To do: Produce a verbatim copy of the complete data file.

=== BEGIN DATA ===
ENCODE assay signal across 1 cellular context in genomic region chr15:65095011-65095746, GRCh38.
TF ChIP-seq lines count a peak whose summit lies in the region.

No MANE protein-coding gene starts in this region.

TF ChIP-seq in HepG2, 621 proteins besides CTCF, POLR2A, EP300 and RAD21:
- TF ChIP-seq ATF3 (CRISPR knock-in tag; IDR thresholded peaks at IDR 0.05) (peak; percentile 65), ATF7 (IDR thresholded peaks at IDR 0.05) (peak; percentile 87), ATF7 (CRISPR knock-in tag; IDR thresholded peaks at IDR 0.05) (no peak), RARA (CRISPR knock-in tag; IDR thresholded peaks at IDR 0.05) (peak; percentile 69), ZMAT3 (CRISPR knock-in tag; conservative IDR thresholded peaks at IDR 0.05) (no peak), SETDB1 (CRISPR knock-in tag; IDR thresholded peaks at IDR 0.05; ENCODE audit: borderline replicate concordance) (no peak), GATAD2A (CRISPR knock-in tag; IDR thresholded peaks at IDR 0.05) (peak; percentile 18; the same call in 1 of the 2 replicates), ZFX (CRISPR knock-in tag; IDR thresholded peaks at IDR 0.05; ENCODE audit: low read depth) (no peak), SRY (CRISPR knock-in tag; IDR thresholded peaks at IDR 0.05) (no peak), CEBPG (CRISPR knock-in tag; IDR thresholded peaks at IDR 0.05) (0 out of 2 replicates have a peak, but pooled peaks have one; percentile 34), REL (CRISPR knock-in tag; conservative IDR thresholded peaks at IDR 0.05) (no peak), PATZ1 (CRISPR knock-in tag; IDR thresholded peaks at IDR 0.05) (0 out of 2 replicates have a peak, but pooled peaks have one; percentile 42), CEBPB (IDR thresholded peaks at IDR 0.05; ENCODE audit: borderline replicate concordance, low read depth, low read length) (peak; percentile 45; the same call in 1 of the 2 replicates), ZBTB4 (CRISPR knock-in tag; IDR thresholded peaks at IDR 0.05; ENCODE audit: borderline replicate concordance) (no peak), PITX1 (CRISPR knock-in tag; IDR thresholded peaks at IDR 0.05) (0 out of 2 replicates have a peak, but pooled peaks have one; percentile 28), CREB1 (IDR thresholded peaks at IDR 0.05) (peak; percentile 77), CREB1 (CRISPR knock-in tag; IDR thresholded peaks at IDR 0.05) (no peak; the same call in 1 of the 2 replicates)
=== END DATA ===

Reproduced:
ENCODE assay signal across 1 cellular context in genomic region chr15:65095011-65095746, GRCh38.
TF ChIP-seq lines count a peak whose summit lies in the region.

No MANE protein-coding gene starts in this region.

TF ChIP-seq in HepG2, 621 proteins besides CTCF, POLR2A, EP300 and RAD21:
- TF ChIP-seq ATF3 (CRISPR knock-in tag; IDR thresholded peaks at IDR 0.05) (peak; percentile 65), ATF7 (IDR thresholded peaks at IDR 0.05) (peak; percentile 87), ATF7 (CRISPR knock-in tag; IDR thresholded peaks at IDR 0.05) (no peak), RARA (CRISPR knock-in tag; IDR thresholded peaks at IDR 0.05) (peak; percentile 69), ZMAT3 (CRISPR knock-in tag; conservative IDR thresholded peaks at IDR 0.05) (no peak), SETDB1 (CRISPR knock-in tag; IDR thresholded peaks at IDR 0.05; ENCODE audit: borderline replicate concordance) (no peak), GATAD2A (CRISPR knock-in tag; IDR thresholded peaks at IDR 0.05) (peak; percentile 18; the same call in 1 of the 2 replicates), ZFX (CRISPR knock-in tag; IDR thresholded peaks at IDR 0.05; ENCODE audit: low read depth) (no peak), SRY (CRISPR knock-in tag; IDR thresholded peaks at IDR 0.05) (no peak), CEBPG (CRISPR knock-in tag; IDR thresholded peaks at IDR 0.05) (0 out of 2 replicates have a peak, but pooled peaks have one; percentile 34), REL (CRISPR knock-in tag; conservative IDR thresholded peaks at IDR 0.05) (no peak), PATZ1 (CRISPR knock-in tag; IDR thresholded peaks at IDR 0.05) (0 out of 2 replicates have a peak, but pooled peaks have one; percentile 42), CEBPB (IDR thresholded peaks at IDR 0.05; ENCODE audit: borderline replicate concordance, low read depth, low read length) (peak; percentile 45; the same call in 1 of the 2 replicates), ZBTB4 (CRISPR knock-in tag; IDR thresholded peaks at IDR 0.05; ENCODE audit: borderline replicate concordance) (no peak), PITX1 (CRISPR knock-in tag; IDR thresholded peaks at IDR 0.05) (0 out of 2 replicates have a peak, but pooled peaks have one; percentile 28), CREB1 (IDR thresholded peaks at IDR 0.05) (peak; percentile 77), CREB1 (CRISPR knock-in tag; IDR thresholded peaks at IDR 0.05) (no peak; the same call in 1 of the 2 replicates)